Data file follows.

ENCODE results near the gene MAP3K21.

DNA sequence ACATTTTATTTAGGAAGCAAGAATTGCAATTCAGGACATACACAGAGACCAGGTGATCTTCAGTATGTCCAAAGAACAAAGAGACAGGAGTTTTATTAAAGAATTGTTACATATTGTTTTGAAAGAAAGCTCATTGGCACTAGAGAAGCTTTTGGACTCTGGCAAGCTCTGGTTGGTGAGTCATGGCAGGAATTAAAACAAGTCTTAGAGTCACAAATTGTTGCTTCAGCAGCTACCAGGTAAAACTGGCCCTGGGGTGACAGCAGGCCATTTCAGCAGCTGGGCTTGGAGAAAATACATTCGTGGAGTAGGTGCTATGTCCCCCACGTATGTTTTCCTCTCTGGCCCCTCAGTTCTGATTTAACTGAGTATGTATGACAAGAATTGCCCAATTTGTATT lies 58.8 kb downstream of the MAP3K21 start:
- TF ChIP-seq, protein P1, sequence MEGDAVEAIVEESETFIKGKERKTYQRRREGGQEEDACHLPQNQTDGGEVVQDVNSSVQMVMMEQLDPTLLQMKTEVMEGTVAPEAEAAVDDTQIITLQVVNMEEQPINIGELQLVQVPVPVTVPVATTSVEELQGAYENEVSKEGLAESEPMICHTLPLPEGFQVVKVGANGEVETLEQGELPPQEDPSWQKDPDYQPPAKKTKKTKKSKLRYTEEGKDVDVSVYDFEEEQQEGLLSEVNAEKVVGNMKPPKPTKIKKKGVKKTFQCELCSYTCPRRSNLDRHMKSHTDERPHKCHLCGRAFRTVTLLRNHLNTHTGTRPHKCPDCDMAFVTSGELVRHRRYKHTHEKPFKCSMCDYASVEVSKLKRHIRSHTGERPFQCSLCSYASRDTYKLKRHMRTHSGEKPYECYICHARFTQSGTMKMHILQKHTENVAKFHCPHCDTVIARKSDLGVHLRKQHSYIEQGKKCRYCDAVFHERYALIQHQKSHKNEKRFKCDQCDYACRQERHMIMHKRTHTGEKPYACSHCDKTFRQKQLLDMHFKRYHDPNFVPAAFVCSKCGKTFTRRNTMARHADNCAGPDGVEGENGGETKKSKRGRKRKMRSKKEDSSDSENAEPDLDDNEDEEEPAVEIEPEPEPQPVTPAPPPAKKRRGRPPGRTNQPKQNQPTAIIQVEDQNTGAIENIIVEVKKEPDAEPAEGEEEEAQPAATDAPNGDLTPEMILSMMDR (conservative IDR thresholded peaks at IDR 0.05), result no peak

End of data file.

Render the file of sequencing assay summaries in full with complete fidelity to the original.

ENCODE results near the gene MAP3K21.

DNA sequence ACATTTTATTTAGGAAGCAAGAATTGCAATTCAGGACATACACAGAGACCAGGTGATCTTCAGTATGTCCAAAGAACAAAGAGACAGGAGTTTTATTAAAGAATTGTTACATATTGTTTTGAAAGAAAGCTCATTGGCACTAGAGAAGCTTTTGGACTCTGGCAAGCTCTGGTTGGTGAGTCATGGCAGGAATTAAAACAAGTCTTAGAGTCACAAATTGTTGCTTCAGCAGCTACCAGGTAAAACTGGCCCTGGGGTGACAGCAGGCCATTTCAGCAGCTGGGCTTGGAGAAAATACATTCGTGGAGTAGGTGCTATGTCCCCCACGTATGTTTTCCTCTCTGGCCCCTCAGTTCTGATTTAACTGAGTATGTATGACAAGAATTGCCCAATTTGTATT lies 58.8 kb downstream of the MAP3K21 start:
- TF ChIP-seq, protein P1, sequence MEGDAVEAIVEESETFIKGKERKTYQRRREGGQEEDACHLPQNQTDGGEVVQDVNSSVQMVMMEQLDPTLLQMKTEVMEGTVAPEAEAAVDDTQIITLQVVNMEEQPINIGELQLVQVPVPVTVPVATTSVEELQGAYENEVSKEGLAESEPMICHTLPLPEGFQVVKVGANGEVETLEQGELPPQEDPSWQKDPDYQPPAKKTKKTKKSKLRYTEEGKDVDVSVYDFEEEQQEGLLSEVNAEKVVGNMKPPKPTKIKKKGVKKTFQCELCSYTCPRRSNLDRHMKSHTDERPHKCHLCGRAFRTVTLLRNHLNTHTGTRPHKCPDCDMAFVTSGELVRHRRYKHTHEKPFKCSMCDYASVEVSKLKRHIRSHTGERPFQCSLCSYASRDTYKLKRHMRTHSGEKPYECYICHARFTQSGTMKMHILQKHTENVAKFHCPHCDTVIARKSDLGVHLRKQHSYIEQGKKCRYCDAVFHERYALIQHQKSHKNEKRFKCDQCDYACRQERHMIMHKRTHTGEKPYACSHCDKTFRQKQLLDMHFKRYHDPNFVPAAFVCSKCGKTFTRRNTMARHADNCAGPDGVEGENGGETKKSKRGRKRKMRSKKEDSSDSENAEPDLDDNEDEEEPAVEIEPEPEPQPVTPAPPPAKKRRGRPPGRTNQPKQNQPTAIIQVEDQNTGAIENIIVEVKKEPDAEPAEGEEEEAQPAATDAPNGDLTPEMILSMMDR (conservative IDR thresholded peaks at IDR 0.05), result no peak